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Once we finished the initial framework it was time to get some feedback.
Involving our Curriculum coordinators, Technology Director and our new colleague, Kim Cofino (how lucky were we?!), the conversations that emerged were awesome. We felt it important to shop the concept around to as many different people as possible in order to get a balanced perspective. Teachers ultimately want to know “what will this look like?” and “how will be it be supported?” and we had to have some answers ready. Through conversation, challenging questions, and true collaboration, we were able to fine tune our original 5 questions into three focused roles of technology in 21st century learning. More on this and the on the philosophy behind our structure in our next post, but until then you can ruminate on the diagram below.
In this post, we wanted to focus on the conversations that got us here.
In addition to working with key people at ISB, we presented our work at the Learning 2.0 Conference in Shanghai in mid September. The feedback was very positive. It was validating to see that other technology coordinators were experiencing the same sort of difficulties with past IT integration scope and sequences. And it was energizing to see that our work was striking a chord. [side note: Dennis will present the work further at the EARCOS Teachers' Conference in Kuala Lumpur in March. If you are there, it'd be great to see you at the session.]
With positive vibes flowing all around, the next step was to include our school leadership. As we mentioned in an earlier post, we work closely with our school Leadership Team in a distributed leadership model with them often looking to us for guidance – leadership in a different direction. Over the past year, we have been presenting various technology tools and ideas to the LT to give them a better sense of what to look for in classrooms and what to expect in educational change in the coming years.
Here in the edublogosphere, we often preach to the converted. In general, there is a lot of agreement on how education needs to change and technology’s role in that change. We recognize the shift that is happening and the impact that will have on our students and should have on their learning. We commiserate on how administration or faculty just don’t get it and celebrate together when they do.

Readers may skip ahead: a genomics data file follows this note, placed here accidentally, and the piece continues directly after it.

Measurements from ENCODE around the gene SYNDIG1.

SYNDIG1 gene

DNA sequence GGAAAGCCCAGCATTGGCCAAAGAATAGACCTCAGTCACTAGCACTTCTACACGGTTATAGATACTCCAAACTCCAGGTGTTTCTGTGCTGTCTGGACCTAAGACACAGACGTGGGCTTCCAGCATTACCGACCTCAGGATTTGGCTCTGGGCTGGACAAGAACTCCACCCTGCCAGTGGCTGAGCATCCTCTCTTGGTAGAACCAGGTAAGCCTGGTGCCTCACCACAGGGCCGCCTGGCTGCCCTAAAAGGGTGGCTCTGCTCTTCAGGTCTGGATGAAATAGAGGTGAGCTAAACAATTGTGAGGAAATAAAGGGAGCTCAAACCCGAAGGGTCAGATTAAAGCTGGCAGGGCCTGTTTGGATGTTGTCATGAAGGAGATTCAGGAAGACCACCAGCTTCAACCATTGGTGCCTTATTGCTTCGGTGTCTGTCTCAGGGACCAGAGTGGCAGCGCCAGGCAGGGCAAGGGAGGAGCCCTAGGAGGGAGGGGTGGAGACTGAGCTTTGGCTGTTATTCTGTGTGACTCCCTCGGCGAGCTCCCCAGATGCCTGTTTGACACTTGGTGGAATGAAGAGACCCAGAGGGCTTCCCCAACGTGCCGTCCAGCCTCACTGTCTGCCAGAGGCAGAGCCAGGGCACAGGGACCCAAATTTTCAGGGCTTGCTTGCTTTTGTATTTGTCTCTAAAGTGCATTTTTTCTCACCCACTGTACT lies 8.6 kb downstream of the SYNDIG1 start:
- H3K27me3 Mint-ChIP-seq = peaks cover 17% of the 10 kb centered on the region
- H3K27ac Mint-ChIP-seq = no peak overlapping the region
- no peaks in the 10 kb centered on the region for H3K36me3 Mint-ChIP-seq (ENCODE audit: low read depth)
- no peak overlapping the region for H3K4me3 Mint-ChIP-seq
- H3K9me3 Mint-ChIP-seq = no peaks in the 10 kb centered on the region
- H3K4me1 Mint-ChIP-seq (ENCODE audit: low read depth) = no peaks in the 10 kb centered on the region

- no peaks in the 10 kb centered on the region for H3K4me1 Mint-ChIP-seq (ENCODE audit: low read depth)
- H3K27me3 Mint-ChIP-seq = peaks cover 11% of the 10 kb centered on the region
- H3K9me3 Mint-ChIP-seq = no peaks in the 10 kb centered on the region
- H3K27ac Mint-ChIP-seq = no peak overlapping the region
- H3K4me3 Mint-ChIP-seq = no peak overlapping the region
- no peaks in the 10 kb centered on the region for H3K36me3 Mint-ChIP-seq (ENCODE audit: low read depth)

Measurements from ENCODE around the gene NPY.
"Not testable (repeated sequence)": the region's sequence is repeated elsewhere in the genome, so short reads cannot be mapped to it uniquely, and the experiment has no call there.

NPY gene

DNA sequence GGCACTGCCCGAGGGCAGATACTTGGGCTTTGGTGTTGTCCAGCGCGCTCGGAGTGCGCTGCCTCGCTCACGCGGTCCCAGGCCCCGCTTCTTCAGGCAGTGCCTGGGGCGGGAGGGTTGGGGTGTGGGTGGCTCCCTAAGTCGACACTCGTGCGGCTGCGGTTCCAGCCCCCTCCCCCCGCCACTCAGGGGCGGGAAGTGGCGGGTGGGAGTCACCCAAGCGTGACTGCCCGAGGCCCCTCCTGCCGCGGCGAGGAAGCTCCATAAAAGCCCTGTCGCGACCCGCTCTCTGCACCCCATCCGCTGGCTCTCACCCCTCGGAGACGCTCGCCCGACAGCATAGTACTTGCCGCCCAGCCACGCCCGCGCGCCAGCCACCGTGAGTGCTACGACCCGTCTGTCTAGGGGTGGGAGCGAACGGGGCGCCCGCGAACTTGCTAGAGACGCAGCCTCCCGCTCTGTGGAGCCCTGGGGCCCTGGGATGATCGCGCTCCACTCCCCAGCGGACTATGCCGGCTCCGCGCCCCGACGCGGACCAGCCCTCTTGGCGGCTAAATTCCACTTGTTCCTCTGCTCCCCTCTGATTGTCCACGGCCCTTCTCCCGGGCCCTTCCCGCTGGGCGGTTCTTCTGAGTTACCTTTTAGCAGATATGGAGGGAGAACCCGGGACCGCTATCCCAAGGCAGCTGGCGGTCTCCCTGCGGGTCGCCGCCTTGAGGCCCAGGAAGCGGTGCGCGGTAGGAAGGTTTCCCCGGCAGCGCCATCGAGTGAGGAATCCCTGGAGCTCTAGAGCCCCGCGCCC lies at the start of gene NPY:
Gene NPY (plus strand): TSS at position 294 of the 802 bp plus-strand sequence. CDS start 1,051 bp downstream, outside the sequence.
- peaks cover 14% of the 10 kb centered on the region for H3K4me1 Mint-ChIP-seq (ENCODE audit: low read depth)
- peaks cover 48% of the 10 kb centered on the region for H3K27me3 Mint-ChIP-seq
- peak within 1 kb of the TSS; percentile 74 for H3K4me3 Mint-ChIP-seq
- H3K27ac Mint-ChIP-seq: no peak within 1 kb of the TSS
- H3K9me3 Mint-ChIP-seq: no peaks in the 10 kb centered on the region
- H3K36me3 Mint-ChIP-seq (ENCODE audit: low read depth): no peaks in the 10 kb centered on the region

We seldom talk about how important the process to bring them along is – that is a conversation that matters.
Our work with the LT brought this to light for us. To a large degree, they trust us. And that’s a great start, but to enact major curricular change, we had to first convince them of the need. We had to describe an inevitable world that required innovators, thinkers, collaborators, and communicators. One in which knowing something was less important than creating something and in which working in a group meant talking to people around the world and being able to communicate in more than one way.
We had to create a shared understanding of what 21st century learning is and why it’s important. We had to allow them to help frame the context in which this could work at ISB. With that individual, personal input, you can achieve buy-in. Then you can challenge them by asking, what are we going to do about it?
Our point: you can’t skip these conversations.
As other schools or technology folks begin to use our framework to develop their own integration plans, we remind them, make sure you have the conversations. Use our work as a starting point for conversations that encourage questioning and challenge thinking. If we can’t defend our rationale for a curricular model like this, then it isn’t worth doing. Give stake holders a chance to process, question, and understand. (sounds like good teaching!)
Whether it comes via top leadership or from another direction, in order for school change to happen, buy-in has to come from shared understanding. And that only comes from conversations that matter.
For us, the next steps are to flesh out our framework and bring it more formally to teachers, where again, conversation will lead to shared understanding. It’s what didn’t happen at T.C. Williams and why all the tech in the world isn’t improving student learning there.
No matter how “right” we know we are, you must get buy-in and shared understanding.
You can’t skip the conversations.
Tomorrow’s Post: Refining The Idea